If in places where you can anchor very close in to shore, (certain places in the Caribbean, Iceland, wherever), you can even use a modification of this procedure to send your dinghy right back to your boat once you step on land....just tie a very long line between your boat and your dinghy, long enough to get to shore, and ANOTHER line to pull the dinghy back TO shore once you are done. Just make sure it's in an area where no other boats will be going between shore and your anchored boat or it could be a mess!! The dinghy basically becomes a "cable-ferry" in such a case...and will ferry various passengers back and forth whenever they want...no need for two dinghies!!

Sure, there are some extra steps involved, and you will get your feet wet (Thank you TEVA!!!!), but it WILL save the bottom of your dinghy from harm.
__________________
"...and a star to steer her by."

Last edited by SoulVoyage; 06-12-2010 at 10:05 AM.
Reply With Quote Quick reply to this message Share with Facebook
Reply

Quick Reply
Message:
Options

By choosing to post the reply above you agree to the rules you agreed to when joining Sailnet.
Click Here to view those rules.

Register Now

In order to be able to post messages on the SailNet Community forums, you must first register.
Please enter your desired user name, your email address and other required details in the form below.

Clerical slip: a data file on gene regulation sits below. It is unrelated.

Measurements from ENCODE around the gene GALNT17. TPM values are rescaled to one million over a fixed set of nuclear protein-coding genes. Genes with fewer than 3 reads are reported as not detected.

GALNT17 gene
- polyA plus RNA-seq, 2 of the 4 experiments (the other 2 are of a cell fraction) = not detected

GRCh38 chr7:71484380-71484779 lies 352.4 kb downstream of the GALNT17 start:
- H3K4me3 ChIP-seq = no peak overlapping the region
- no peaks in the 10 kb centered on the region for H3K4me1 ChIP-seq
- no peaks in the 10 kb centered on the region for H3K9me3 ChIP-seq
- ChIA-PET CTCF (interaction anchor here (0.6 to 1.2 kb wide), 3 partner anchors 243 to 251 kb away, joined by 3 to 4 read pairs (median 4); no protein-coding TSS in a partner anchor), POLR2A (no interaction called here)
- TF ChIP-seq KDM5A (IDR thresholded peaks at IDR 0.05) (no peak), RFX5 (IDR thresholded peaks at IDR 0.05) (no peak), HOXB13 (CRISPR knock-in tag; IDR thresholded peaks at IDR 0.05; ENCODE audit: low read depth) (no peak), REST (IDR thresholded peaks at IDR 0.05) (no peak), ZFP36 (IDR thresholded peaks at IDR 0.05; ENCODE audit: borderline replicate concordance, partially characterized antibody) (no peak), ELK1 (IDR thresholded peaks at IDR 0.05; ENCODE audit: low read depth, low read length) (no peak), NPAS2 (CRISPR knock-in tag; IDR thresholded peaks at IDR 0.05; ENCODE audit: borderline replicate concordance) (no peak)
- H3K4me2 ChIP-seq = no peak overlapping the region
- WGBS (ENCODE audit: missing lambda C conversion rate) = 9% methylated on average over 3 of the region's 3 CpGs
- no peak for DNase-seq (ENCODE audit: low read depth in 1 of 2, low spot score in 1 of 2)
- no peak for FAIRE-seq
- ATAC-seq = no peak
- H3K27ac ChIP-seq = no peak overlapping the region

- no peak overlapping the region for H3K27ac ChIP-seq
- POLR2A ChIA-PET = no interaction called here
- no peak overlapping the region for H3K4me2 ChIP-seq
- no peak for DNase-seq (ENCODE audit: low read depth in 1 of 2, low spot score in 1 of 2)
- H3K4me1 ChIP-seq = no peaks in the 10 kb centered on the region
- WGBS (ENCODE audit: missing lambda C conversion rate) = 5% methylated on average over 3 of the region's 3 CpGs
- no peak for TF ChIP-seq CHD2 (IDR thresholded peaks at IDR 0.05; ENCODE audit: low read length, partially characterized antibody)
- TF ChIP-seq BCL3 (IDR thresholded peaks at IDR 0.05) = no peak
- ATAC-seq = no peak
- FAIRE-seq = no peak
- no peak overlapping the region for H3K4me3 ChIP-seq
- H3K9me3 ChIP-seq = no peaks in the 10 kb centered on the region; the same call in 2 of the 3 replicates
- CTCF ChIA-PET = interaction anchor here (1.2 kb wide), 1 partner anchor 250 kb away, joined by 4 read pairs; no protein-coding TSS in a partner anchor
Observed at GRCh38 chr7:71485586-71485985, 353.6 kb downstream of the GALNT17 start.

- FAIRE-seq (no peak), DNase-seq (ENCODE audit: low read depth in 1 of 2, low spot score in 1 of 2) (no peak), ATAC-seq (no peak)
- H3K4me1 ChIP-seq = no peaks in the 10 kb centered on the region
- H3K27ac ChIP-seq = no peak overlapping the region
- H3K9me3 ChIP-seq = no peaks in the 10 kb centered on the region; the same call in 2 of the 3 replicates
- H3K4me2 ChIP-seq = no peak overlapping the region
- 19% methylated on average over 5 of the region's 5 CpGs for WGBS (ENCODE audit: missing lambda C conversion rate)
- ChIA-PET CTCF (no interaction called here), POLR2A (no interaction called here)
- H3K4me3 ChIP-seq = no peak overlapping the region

Please note: After entering 3 characters a list of Usernames already in use will appear and the list will disappear once a valid Username is entered.
User Name:
Password
Please enter a password for your user account. Note that passwords are case-sensitive.
Password:
Confirm Password:
Email Address
Please enter a valid email address for yourself.
Email Address:

Log-in

Human Verification

In order to verify that you are a human and not a spam bot, please enter the answer into the following box below based on the instructions contained in the graphic.




Currently Active Users Viewing This Thread: 1 (0 members and 1 guests)
 
Thread Tools

 
Posting Rules
You may post new threads
You may post replies
You may post attachments
You may edit your posts

BB code is On
Smilies are On
[IMG] code is On
HTML code is On


Similar Threads
Thread Thread Starter Forum Replies Last Post
Inflatable Tender (Rubber Duck Inflatables) krozet Gear & Maintenance 7 08-31-2010 10:29 AM
Tender: inflatable or folding? Lucian General Discussion (sailing related) 10 09-02-2002 01:38 AM


All times are GMT -4. The time now is 04:13 PM.

Add to My Yahoo!         
Powered by vBulletin® Version 3.8.7
Copyright ©2000 - 2014, vBulletin Solutions, Inc.
SEO by vBSEO 3.6.1
(c) Marine.com LLC 2000-2012

The SailNet.com store is owned and operated by a company independent of the SailNet.com forum. You are now leaving the SailNet forum. Click OK to continue or Cancel to return to the SailNet forum.